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Water Colour

Water Colour

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Published by Mahendra Devu

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Published by: Mahendra Devu on Nov 20, 2010
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Issue number 2



Introducing Smalt, our Commemorative Water Colour
ARTISAN™ Water Mixable Oil Colour explained SIZE MATTERS Painting with Water Colour on a large scale – an increasingly popular trend CELEBRATING 175 YEARS A fascinating history of Winsor & Newton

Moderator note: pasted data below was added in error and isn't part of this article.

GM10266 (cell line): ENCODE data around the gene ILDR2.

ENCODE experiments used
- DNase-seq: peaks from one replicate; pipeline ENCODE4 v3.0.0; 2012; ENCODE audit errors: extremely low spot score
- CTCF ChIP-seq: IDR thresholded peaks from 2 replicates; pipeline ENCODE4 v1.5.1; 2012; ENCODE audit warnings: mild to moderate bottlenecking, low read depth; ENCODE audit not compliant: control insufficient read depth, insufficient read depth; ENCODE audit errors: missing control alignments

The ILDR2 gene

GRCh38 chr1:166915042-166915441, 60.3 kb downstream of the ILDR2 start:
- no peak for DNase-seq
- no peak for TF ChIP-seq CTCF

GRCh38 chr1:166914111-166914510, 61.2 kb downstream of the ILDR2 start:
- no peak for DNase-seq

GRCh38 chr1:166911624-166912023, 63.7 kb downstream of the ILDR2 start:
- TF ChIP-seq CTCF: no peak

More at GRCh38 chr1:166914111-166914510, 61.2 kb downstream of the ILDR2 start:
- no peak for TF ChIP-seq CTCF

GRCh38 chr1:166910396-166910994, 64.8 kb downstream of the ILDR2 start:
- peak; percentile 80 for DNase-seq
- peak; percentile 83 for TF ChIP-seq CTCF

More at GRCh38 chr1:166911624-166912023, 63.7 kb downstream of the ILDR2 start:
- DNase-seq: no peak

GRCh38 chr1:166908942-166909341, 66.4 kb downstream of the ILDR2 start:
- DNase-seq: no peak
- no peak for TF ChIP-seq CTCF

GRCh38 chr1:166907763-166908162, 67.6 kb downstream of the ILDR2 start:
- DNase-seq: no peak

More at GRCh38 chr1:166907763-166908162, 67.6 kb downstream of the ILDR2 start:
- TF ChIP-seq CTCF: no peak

made up a wash and began work to formulate the closest modern alternative. also known as Dumont’s Blue. The grinding of cobalt-coloured glass for use as a pigment came into common usage in Europe during the 15th century until the pigment became obsolete. Smalt. A limited edition water colour which brings the front cover of Painting Matters alive. Acrylics. Michael Skalka. Michael uses a range of media including oils.winsornewton. our Scientific Director for 50 years. Peter has achieved the closest modern alternative to our 1890 colour. This approach typifies our ethos: to work with and respond to the needs of artists in order to provide new opportunities to explore creativity. P a g e T W O . Emma taught Methods and Materials at many colleges. In 1890. pastels. Sarah WilliamS contents Artisan explained page 3 Artists' Water Colour Large Pans page 4 Interview with artist Susan Shatter page 5 175th anniversary feature page 6 What's new from Winsor & Newton page 8 Sarah graduated from the University of Exeter with a first class degree in Archaeology and European Study in 2001. Inspired by local landscapes in Maryland and in Southern California. Peter Waldron. used by the Egyptians and in classical times to colour glass. materials and technologies. deep colour. 175 years on. Winsor & Newton are delighted to introduce this unique commemorative water colour. Since then she has worked in marketing for a number of well known brands including Ready Mix Concrete and Henkel. Sarah is currently a Senior Product Manager for Winsor & Newton and looks after our Water colour. Graphics and Gift categories.Editor’s Welcome W elcome to this special issue of Painting Matters. our Senior Research Chemist opened that jar. Oxford University and the Tate Gallery. UCL. celebrating the 175th Anniversary of Winsor & Newton. Enjoy our anniversary year! If you want to know more about the history of Winsor & Newton then why not visit the special anniversary section of our website. American artist.com I SMALT? What is n 2007 to celebrate 175 years of colour making. In 2006. Author of Artists’ Materials. In our 175th year we continue to be the largest supplier of the highest quality artists’ materials in the world. Having completed a Graduate Training Scheme at L’Oréal she worked in Marketing on their Skincare category. Through a special selection of raw materials and experience. Sarah Palmer Sarah graduated from the University of the West of England with a combined Business Studies and Combined Science degree in 2000. Its beauty in water colour is its bright. water colour and acrylic. that cannot be mixed from ordinarily available water colours. determined to respond to the needs of artists and offer them the widest choice of colours with the greatest permanence. Sarah is currently a Product Manager for Winsor & Newton and looks after our artists’ brushes including Series 7. resulting in washes which sparkle and suggest texture without overpowering the other parts of the picture. There is no better way for the artist to celebrate the anniversary alongside Winsor & Newton than to create a one-off masterpiece with this beautiful colour. Winsor & Newton Brand Marketing Director Contributors to this issue emma Pearce On graduation from The Slade School of Fine Art. michael Skalka A graduate of Rutgers and Syracuse Universities. labelled up a small jar ‘best quality’ Smalt. as well as our oil colour and mediums categories. a beautiful blue. a range of Artists' Water Colour Large Pans. including The Slade. As we look back on 175 years of colour making we recognise that the single most important element in sustaining our business is you the artist. has been Conservation Administrator at the American National Gallery of Art for over 20 years. www. J Scott Taylor. Featured in this edition is our latest innovation. Michael also serves on the Pastel Task Force for the American Society of Testing and Materials. The Ruskin School of Drawing. Developed to satisfy those artists who wish to paint on a larger scale the pans offer more than 13 times the surface area of a half pan. We have also developed ‘Smalt’. was the first cobalt colourant. the tradition of quality and innovation continues as we actively embrace new ideas. Neil montgomery. Emma also has fifteen years experience as Technical Adviser at Winsor & Newton. Thank you for your continued support and keep your eye out for lots of celebratory activity throughout 2007. and wrote for a number of magazines including Artists’ & Illustrators and Leisure Painter. moderate strength and large particle structure. The Complete Sourcebook of Methods and Media. Winsor & Newton was founded in 1832 by William Winsor & Henry Newton who built their business on the marriage of art and science.